Super Bowl Wagers Expected to Exceed $16 Billion in 2023

A record 50.4 million Americans are expected to make wagers on Super Bowl 57 this year, according to a new report by the American Gaming Association (AGA). That’s one in every five American adults.

The total handle could reach $16 billion, while legal sports betting is expected to reach $1 billion. That’s a 61% increase from the number of Americans who placed bets on the Super Bowl last year. Some experts expect New York sports betting operators to take in $150 million in bets for the big game.

Legal betting is on the rise, thanks to more states choosing to launch sports betting as a legal, regulated industry. The Super Bowl is the largest sports betting event in the US and a massive cash flow for sports betting operators and state tax coffers. Many argue that states that don’t allow sports betting are missing out on the tax revenue that an event like the Super Bowl could bring.

“Every year, the Super Bowl serves to highlight the benefits of legal sports betting: bettors are transitioning to the protections of the regulated market, leagues, and sports media are seeing increased engagement, and legal operators are driving needed tax revenue to states across the country,” AGA President and CEO Bill Miller said.

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Sports Betting Legalization is Driving Interest in the NFL

According to the AGA report, “more than a third (34%) of NFL fans say that the expansion of legal sports betting has made watching an NFL game more exciting.”

A separate study by CRG Global found that sports betting also drives the viewership of NFL games. Two-thirds (67%) of people who bet on NFL games said they watch more than usual while they are gambling. The NFL also has the largest percentage of fans who watch while they bet.

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Where Are Americans Placing Wagers on the Super Bowl?

Americans are betting in person, online, and at Super Bowl parties with friends.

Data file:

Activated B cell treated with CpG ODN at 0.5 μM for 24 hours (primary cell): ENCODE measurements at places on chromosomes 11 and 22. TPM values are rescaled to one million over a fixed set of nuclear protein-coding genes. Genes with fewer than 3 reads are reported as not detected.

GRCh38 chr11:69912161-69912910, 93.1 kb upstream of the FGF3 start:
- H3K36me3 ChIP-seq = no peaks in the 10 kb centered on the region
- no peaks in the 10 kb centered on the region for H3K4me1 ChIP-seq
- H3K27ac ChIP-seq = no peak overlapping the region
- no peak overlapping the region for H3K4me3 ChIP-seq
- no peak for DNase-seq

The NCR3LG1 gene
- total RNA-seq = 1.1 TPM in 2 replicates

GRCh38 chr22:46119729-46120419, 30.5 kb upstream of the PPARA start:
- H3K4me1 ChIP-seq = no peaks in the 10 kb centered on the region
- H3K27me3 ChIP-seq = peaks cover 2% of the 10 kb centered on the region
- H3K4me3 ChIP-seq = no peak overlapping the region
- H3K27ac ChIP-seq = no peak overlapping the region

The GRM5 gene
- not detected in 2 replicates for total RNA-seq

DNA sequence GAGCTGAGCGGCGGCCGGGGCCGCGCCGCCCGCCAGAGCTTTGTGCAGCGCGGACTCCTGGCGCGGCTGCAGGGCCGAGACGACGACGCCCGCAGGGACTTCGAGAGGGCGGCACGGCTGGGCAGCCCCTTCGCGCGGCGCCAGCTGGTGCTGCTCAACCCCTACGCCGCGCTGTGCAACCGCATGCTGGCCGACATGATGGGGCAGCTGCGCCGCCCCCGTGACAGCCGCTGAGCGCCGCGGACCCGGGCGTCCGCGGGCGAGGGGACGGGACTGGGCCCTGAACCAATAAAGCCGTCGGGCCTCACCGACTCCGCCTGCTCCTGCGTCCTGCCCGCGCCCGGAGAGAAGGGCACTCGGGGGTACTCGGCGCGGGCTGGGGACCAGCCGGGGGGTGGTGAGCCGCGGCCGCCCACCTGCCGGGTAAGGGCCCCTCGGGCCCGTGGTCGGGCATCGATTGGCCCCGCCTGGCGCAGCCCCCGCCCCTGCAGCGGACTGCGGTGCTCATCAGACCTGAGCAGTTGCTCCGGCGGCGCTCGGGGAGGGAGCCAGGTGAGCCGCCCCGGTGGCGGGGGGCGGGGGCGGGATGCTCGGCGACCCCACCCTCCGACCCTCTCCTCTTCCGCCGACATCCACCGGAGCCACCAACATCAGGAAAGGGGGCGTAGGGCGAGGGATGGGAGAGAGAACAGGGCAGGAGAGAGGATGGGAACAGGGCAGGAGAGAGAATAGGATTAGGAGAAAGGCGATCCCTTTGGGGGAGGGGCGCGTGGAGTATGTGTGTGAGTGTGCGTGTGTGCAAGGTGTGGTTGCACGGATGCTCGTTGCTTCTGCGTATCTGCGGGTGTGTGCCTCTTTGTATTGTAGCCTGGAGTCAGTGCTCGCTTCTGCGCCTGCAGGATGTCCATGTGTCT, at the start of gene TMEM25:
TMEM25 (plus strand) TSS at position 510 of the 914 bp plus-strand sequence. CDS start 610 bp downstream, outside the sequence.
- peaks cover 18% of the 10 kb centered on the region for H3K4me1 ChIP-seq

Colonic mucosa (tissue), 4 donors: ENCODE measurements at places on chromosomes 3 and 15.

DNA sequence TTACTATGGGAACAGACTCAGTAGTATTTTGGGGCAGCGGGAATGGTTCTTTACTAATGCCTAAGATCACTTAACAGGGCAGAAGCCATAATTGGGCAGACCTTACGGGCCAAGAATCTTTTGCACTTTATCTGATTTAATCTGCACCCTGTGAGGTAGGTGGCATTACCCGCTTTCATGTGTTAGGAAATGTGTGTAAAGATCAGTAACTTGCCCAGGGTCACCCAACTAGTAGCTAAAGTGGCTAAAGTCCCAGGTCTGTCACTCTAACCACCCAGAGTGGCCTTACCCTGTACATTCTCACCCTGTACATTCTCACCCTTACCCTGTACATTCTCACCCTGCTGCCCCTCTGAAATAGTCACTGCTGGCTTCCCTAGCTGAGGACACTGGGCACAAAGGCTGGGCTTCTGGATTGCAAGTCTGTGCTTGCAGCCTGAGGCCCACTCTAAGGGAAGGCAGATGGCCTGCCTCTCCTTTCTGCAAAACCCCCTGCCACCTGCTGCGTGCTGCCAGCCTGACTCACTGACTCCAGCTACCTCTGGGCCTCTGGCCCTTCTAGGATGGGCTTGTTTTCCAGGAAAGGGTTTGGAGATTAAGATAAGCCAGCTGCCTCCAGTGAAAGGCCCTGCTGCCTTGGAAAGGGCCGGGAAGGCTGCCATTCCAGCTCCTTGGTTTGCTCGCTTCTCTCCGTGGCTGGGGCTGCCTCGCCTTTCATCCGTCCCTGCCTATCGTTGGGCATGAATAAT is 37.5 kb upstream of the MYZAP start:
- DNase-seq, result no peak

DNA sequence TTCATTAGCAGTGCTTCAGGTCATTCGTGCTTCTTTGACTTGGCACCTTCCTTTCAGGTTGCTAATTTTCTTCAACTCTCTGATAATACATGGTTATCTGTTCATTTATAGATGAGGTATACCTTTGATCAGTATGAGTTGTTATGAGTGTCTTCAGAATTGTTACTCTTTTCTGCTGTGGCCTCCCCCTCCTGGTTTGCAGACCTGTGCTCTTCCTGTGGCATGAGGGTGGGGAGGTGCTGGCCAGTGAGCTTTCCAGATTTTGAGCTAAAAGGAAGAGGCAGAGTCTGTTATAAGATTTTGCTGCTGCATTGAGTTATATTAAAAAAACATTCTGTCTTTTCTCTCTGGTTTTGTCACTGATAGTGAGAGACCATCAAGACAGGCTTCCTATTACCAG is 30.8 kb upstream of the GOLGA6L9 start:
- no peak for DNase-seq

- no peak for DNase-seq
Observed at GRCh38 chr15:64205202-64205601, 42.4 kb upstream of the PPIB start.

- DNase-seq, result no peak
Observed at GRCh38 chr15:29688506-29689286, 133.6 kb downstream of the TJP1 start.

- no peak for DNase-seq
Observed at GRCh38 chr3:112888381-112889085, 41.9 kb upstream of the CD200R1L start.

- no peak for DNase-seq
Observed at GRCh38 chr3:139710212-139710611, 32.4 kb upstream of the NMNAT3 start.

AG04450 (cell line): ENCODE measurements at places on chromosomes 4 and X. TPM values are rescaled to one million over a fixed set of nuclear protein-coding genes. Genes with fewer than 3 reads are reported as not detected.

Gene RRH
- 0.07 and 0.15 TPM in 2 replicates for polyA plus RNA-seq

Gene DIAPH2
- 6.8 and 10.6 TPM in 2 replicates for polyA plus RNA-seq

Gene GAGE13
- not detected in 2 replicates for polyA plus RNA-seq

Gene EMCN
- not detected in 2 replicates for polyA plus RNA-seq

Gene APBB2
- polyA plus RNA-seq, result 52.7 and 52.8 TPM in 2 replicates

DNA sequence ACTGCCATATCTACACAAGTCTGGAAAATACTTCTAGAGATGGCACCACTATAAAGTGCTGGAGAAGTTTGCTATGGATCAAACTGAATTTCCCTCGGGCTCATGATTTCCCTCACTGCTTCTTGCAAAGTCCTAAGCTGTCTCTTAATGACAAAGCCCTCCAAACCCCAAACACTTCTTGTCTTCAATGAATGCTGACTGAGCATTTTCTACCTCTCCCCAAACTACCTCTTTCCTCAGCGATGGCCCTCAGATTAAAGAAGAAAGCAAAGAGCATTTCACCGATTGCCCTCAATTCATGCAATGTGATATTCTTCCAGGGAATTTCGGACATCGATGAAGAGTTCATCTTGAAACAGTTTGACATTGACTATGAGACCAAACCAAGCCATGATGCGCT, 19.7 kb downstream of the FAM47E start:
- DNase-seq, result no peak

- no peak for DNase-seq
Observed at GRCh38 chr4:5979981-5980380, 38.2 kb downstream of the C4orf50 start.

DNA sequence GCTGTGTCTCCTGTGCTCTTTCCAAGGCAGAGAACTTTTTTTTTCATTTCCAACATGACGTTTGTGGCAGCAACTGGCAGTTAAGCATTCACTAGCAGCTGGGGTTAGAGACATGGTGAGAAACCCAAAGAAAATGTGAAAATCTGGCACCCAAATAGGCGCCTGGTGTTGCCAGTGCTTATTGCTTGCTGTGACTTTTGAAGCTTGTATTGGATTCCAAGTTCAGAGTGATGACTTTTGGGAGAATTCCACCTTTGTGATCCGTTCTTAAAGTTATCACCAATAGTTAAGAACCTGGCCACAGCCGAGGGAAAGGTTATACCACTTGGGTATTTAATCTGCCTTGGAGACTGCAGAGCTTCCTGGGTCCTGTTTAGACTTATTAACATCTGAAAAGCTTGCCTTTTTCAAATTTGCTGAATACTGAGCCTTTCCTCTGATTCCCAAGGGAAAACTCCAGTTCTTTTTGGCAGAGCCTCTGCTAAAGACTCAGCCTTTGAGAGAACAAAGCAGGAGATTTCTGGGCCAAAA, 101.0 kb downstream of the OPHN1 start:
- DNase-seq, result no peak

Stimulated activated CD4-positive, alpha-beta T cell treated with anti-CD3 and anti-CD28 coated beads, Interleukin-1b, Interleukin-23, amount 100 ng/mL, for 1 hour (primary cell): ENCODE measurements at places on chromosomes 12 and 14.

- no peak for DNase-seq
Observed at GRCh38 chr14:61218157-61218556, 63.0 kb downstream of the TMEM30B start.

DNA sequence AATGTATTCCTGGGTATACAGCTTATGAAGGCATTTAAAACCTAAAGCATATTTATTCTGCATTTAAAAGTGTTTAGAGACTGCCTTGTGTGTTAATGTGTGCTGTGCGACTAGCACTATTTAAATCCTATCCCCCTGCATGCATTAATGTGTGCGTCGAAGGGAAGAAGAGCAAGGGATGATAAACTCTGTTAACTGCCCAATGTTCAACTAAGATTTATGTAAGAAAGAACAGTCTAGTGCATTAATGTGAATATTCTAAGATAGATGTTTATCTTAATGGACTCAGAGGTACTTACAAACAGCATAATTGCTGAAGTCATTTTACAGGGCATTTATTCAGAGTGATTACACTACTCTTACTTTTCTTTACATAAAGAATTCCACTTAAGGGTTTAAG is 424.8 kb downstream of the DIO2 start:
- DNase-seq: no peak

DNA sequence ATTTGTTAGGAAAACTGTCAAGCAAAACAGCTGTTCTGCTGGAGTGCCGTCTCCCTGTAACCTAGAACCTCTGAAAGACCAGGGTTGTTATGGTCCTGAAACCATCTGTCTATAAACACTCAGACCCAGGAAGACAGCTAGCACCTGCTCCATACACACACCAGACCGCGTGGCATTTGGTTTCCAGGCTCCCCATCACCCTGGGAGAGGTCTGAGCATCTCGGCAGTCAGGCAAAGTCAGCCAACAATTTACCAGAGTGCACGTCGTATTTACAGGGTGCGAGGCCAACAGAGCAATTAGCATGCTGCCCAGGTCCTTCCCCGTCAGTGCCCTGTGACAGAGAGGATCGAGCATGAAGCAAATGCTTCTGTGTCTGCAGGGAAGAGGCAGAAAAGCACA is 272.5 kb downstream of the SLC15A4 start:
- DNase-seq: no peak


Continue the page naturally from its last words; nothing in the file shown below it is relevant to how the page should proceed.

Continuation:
The AGA reports that 30 million American adults say they plan to place a traditional sports wager online, at a retail sportsbook, or with a bookie. That’s up 66% from last year.

Another 28 million plan to bet more casually with friends as a group or at a Super Bowl party as part of a pool or squares contest. Even casual betting is up 50% from 2022.

Increase in Legal Sports Betting and Responsible Gaming

More than half of American adults live in a state that has legalized sports betting. Currently, 33 states and Washington DC have legal sports betting markets, with three more states in line to launch soon.

Bettors are starting to move away from illegal sportsbooks and bookies toward more regulated options. In fact, according to the AGA, seven in 10 adults who plan to bet on Super Bowl 57 say it’s important to place bets only through legal books.

“As interest in legal sports betting continues to expand, the gaming industry remains committed to responsibly delivering world-class entertainment, educating consumers about how to bet responsibly, and combating illegal gambling as we work to build a safe, competitive, and sustainable legal market for all,” Miller said.

The AGA says messaging is key to focusing on responsible gaming as the legal sports betting market expands. Most Super Bowl sports bettors (71%) said they’ve seen a responsible gaming message in the past year. Younger bettors under 35 are more likely to say they’ve seen responsible gaming messaging. They’re also more likely to say that it’s important to them to bet legally.

Americans Split on Super Bowl Favorites

The odds aren’t the only thing nearly even between the Philadelphia Eagles vs. the Kansas City Chiefs. The AGA’s report says Americans are equally split on the game’s outcome, with 44% each planning to bet on the Eagles and the Chiefs.

AP Photo/Ross D. Franklin

About the Author

Hannah Vanbiber

Hannah Vanbiber is one of our writers for NY Sports Day. She started her journalism career in Chattanooga, Tennessee, as a reporter covering local sports, entertainment, and business in the East Tennessee area. She is now a full-time freelance writer, editor, and reporter, covering women’s sports and sports betting in the New York metropolitan area.

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